It has been exactly 14 years and six days since that fateful evening in October when the Mariners toppled the mighty New York Yankees to advance to the 1995 American League Championship Series.
In honor of the annual playoff atmosphere consuming Major League Baseball this time of year, MLB Network broadcast the original footage of the final game of the ’95 American League Divisional Series between the M’s and Yankees earlier this afternoon. In its entirety, the contest was absolutely spectacular, culminating in Edgar Martinez’s historic double and Ken Griffey Jr.’s franchise-altering slide.
I was able to catch the second half of the game on TV today (originally broadcast on ABC, and narrated by veteran play-by-play man Brent Musberger) and noticed a few interesting things that may have been forgotten over time. It’s a trip down memory lane, and if you’re a Mariners fan, you’ll love it. My observations, in bullet point format:
Continue reading Reliving The 1995 ALDS, Game 5, Yankees vs. Mariners
They celebrated like a playoff-bound team, despite the fact that their season had just come to a close. A third-place finish in a four-team division is not often cause for celebration, but for all accounts and purposes this ballclub was a winner.
Before the year began, forecasters pegged the Seattle Mariners for a .500 record or worse. An 81-81 showing would be a 20-game improvement over the year prior, and a positive step in the right direction.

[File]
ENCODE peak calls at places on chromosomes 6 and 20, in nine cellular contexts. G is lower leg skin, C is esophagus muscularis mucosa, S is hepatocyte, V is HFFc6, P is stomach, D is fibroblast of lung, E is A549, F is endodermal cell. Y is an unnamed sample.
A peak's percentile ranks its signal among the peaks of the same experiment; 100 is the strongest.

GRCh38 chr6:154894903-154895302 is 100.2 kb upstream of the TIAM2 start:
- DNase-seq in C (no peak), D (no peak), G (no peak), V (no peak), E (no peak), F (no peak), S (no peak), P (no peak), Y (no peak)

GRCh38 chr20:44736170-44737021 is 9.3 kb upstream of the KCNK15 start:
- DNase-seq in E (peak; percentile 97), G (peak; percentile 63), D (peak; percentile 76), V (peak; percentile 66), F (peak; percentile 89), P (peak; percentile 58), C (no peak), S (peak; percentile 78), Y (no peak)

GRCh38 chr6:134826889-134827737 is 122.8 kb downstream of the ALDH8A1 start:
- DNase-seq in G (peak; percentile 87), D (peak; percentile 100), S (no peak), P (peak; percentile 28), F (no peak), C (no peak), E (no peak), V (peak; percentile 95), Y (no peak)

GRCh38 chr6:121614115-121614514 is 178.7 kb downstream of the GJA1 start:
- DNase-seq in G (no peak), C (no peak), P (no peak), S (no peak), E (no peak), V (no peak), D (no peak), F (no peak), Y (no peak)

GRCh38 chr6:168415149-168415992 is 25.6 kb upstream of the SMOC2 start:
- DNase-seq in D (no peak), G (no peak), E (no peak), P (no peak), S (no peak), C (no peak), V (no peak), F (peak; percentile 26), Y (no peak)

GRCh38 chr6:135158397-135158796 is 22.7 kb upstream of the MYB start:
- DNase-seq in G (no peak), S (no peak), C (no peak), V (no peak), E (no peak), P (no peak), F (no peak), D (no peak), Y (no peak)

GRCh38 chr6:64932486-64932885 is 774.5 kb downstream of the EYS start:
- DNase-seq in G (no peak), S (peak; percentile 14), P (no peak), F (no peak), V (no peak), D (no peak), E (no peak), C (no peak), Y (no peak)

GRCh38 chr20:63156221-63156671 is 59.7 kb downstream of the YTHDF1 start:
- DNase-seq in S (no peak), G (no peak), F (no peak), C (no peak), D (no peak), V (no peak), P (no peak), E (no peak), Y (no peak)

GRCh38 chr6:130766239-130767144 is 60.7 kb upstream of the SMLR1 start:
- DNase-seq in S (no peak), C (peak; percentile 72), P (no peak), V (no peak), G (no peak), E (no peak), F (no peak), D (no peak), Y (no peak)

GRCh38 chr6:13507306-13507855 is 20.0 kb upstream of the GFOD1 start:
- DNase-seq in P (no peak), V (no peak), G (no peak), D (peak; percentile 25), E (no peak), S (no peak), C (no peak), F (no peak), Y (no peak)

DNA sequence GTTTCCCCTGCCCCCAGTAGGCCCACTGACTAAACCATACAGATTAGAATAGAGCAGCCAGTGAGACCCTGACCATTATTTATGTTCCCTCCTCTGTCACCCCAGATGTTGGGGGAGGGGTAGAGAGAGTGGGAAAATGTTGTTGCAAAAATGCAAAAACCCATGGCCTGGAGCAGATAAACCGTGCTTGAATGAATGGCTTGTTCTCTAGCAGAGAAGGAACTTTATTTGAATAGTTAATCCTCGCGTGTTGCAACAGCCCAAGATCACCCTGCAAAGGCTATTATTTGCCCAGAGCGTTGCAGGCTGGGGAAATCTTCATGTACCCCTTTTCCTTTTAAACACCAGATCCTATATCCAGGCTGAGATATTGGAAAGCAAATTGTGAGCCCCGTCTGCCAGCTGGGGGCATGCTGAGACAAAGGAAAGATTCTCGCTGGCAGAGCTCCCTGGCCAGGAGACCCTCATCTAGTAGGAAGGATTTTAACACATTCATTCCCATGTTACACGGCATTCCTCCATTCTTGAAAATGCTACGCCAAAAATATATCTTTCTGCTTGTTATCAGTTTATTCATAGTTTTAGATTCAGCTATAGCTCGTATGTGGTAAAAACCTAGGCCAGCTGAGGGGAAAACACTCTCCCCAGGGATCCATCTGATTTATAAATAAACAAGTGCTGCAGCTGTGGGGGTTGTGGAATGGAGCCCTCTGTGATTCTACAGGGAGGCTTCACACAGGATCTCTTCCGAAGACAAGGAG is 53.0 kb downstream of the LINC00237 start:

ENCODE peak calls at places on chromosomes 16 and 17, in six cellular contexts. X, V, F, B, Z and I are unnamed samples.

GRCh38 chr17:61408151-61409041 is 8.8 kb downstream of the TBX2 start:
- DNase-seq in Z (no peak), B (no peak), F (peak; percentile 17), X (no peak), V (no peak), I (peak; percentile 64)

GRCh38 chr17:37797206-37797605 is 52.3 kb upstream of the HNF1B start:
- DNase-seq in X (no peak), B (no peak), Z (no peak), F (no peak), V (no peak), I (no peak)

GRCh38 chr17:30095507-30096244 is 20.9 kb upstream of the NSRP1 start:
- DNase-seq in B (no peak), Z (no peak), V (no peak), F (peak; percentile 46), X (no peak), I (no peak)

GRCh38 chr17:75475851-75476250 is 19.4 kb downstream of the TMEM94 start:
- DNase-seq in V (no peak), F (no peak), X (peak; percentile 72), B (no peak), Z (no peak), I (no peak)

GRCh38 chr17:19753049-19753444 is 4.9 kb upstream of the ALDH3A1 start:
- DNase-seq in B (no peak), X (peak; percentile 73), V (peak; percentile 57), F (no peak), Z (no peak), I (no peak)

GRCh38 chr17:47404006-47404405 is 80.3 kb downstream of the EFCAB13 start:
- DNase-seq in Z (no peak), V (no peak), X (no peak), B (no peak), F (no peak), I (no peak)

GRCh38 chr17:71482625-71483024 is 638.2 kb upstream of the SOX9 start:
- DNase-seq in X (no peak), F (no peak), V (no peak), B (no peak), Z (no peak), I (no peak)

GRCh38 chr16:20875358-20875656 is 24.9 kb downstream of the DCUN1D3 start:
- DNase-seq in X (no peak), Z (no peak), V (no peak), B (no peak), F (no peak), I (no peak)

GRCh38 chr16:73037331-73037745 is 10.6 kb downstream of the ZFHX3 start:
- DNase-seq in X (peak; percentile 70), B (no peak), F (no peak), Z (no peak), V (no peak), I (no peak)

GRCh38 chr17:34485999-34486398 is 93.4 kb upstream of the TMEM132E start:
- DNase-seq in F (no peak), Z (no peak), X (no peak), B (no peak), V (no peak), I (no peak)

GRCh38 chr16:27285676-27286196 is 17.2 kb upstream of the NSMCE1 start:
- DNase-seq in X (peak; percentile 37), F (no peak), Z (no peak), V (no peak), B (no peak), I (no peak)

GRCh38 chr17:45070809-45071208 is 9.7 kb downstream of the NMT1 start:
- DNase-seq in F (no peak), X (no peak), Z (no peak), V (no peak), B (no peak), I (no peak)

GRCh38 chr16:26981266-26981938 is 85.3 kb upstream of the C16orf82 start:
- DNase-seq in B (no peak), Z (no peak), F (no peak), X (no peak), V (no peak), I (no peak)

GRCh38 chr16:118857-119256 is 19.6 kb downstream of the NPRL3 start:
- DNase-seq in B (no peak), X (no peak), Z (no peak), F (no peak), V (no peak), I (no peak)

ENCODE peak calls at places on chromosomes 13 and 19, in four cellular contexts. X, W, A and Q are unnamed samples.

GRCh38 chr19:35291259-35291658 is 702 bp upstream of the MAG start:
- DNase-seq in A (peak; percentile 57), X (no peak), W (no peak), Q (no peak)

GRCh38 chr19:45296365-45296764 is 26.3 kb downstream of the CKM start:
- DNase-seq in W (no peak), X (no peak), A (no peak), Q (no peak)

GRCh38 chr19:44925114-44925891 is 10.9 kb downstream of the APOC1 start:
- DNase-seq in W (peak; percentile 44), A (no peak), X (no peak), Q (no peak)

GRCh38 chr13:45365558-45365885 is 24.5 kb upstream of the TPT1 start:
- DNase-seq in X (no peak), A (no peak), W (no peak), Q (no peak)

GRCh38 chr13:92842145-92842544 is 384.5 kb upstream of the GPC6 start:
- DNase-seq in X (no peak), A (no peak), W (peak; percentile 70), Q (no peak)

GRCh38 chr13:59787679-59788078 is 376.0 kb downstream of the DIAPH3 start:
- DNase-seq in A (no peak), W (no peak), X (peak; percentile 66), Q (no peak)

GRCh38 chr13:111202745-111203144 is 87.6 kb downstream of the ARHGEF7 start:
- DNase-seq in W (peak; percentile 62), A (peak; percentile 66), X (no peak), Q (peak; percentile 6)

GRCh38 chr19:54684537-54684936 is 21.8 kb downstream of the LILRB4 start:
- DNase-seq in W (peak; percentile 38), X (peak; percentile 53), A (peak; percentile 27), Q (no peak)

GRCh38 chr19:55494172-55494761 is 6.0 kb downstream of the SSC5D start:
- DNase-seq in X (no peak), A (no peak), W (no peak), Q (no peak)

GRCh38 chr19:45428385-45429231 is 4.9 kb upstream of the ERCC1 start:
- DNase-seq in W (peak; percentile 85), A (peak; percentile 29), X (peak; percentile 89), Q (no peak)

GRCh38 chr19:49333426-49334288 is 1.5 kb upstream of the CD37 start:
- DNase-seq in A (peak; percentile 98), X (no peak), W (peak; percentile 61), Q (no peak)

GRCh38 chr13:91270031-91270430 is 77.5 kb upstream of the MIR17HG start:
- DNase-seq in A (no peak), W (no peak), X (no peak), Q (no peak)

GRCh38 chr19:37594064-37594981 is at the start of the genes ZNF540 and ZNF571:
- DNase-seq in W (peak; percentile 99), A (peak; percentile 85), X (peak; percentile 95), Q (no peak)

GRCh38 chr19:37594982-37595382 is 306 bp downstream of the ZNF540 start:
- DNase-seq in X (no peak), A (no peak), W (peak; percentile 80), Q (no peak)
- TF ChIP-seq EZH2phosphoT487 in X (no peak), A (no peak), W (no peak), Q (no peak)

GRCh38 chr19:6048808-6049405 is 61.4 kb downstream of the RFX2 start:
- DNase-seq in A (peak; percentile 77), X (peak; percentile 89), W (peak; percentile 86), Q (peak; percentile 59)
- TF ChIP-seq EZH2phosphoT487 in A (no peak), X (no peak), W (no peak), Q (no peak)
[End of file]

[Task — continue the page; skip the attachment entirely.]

By Sunday afternoon, when the 2009 season ultimately came to its conclusion, the M’s had posted a record of 85-77. They finished eight games over .500 and 24 games better than a miserable 101-loss 2008 campaign.
Continue reading In The End, Griffey Experiment Worked To Perfection
Often times in journalism we tend to settle for objectivity when passion is more apt for the situation.
So when we hear the realists and the fact-mongers going off about Ken Griffey, Jr. and his all-but-sealed fate — retirement — it can sting those of us who lack the objective nature to evaluate a passionate situation through a gray lens.
If you grew up in the late-’80s and early-’90s in Seattle, chances are you formed a bond with Ken Griffey, Jr. that cannot be evaluated by any statistic or rational explanation. We all know that Junior has a special relationship with the people of this region, but none moreso than with the children who idolized him during a period of mutual growth.
While we were in elementary school and junior high, The Kid was a babyfaced teenager roaming the Astroturf outfield of the Kingdome. As we evolved, so did he. And together we endured life on separate plains, albeit in close proximity to one another.
He was a superstar, a millionaire, a budding legend. He had his own shoe, a video game, even a candy bar. He hit home runs, won MVP awards, and struck fear into men twice his age.
Continue reading Coming To Grips With Ken Griffey Jr.’s Impending Retirement
Ken Griffey, Jr. is batting .220 and I don’t care.
You shouldn’t care either.
Who really gives a damn what Junior hits? The dude is playing and he’s playing in a Mariners uniform and that’s all that really matters.
Yeah, I guess it’d be nice if he was hitting a little better, but even six months after we brought the guy back, all I care about is that he’s still here.
Whether you’ve been out to Safeco Field twenty times, ten times, or even just once, seeing Junior in an M’s jersey is still a surreal moment.
If you grew up on Junior’s heroics in the Dome, you appreciate the man simply for playing the game in front of you once again.
Continue reading It’s August, Junior Is Batting .220, And We Don’t Care
Come on. You knew he had that in him.
Go ahead and smile now.
1-0, M’s win. Good stuff.